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Patio Cover Plants

Top 10 vines for pergolas, patio covers, and arbors

  • pergola vines Leafy grape vines bring this pergola to life.

Should you grow vines on your patio cover?


  • Beautiful
  • Filtered shade
  • Aroma
  • Attracts butterflies and hummingbirds


  • Messy - may drop leaves and debris
  • Maintenance - requires sweeping and trimming
  • Attracts bees, wasps and spiders
  • Can be a good hiding spot for snakes and lizards
  • Weight of vines and fruit can cause structural damage
  • Vines retain moisture and promote wood rot

While some homeowners opt for the clean lines of a plant free pergola, vines will bring your structure to beautiful life. Living, breathing plants not only contribute shade and privacy (see Landscaping for Privacy), they also offer color, freshness, and soft, romantic fragrance. This helps create the ambiance most people want in garden living in the first place.

  • Pro Tip: Hard prune vines once each year in the Fall season to prevent them from getting too large or adding too much weight to the structure. Routine pruning also deters birds and rodents from nesting in the thatch, a common concern with overgrown vines.
    - Scott Cohen, The Green Scene

In addition, growing vines over your patio covers improves shade and helps cool off the patio area. To cool themselves off, people perspire, but did you know plants do the same thing? It's called transpiration and plants actually evaporate moisture to cool themselves off. This transpiration effect works like nature's own mist system and can actually cool a patio area by as much as 15 degrees! Below are my top ten favorite patio cover plants. Check your local nursery for these or comparable specimens.

  • Pro Tip: If you want to grow grapes on your pergola, attach the vines to the structure from below. The birds can't clean out the fruit and it is beautiful in summer.
    - Paul C. Westberg

Top Ten Vines for Patio Covers:

The Green Scene
Chatsworth, CA

Bougainvillea Vibrant colors, full sun, sometimes thorny. Great for warmer climates, frost sensitive.

The Green Scene
Chatsworth, CA

Royal Trumpet Vine (Distictis riversii) Showy Lavender flowers with a red throat. Full sun to partial shade.

The Green Scene
Chatsworth, CA

Carolina Jessamine Fragrant yellow blossoms smell like Jasmine. Full to partial sun. Evergreen vine. Toxic when ingested.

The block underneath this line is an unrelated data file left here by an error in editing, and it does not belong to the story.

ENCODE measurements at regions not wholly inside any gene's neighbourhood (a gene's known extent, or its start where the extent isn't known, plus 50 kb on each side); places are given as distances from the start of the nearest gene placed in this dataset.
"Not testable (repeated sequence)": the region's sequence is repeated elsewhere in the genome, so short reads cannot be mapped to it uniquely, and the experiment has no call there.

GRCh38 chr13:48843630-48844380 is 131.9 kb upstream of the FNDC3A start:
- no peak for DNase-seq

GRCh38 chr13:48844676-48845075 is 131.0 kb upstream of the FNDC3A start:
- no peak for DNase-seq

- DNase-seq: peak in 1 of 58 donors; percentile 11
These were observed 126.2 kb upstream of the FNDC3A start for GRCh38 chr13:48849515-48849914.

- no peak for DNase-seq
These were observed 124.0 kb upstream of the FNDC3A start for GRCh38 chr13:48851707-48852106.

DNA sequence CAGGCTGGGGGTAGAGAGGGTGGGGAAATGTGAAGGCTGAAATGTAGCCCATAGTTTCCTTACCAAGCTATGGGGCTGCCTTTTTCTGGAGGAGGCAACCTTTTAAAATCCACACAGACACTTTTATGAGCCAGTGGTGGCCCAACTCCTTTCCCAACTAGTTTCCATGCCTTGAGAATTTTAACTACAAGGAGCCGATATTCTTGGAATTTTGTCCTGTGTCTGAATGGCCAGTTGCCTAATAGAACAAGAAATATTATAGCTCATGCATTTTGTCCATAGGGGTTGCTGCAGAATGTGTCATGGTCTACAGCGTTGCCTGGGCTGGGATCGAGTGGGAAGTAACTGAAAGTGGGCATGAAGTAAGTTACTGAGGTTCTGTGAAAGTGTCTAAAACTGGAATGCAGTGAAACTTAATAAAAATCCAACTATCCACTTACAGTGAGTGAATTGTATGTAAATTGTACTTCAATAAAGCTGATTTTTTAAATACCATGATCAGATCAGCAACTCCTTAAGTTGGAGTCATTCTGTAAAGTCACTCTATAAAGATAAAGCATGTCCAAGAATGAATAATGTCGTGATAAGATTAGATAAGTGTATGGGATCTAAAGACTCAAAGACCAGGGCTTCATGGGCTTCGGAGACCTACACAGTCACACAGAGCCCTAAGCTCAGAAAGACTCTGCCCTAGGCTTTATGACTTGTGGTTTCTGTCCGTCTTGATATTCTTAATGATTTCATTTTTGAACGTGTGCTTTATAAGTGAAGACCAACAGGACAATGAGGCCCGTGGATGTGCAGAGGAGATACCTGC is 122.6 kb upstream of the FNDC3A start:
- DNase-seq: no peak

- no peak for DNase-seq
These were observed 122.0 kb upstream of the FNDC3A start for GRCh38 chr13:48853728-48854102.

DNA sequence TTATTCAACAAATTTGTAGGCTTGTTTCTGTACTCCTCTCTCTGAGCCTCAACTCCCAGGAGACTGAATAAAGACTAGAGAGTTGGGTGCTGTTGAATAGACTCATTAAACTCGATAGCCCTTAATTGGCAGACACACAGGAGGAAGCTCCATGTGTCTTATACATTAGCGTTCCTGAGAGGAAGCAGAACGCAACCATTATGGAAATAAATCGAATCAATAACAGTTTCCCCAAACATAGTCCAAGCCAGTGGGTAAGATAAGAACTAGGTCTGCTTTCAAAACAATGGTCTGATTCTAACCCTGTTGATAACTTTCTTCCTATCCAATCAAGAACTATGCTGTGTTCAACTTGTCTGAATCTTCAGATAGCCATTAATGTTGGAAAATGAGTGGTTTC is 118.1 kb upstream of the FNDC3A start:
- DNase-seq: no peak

The Green Scene
Chatsworth, CA

Passion Flower (Passifflora) Large blue to purple unique flowers that look like they could be from outerspace. Some varieties produce "Passion fruit".

The Green Scene
Chatsworth, CA

Bower Vine (Pandorea jasminoides, Bignonia jasminoides) Partial sun to partial shade. White to pink flowers. Very clean.

The Green Scene
Chatsworth, CA

"Chinese Jasmine" (Jasminum polyanthum) Very fragrant pink or white flowers with pink throats. Evergreen climber. Easy maintenance.

The Green Scene
Chatsworth, CA

Wisteria Fragrant flower blossoms hang in clusters from deep green and dense foliage. Purple, blue and white. Very messy when blooming , also loses leaves in Fall. Seed pods that form in late summer can be toxic to dogs when eaten.

White Potato Vine (solanum jasminioides) Abundant show of white flowers on dense foliage of smaller green leaves. Hardy. Sun to partial shade. Blooms frequently in mild climates.

The Green Scene
Chatsworth, CA

"Alice Dupont" Pink Alamanada (Mandevilla amoena) Large pink flowers. Full to partial sun. Quick draining soil a must. Poor in high wind areas.

The Green Scene
Chatsworth, CA

Climbing Roses Many varieties of roses have long pliable canes and can be easily trained to grow up patio cover posts. With roses come a little extra maintenance and more frequent pruning. My favorites are : "Joseph's Coat" multi-colored flowers, "Golden Showers" bright yellow, "New Dawn" lite pink, and "Fourth of July" red and white flowers.

See more Landscaping Plants

Contributing Author:

Scott Cohen, contributing writer for Landscaping Network and owner of The Green Scene

Related Reading:

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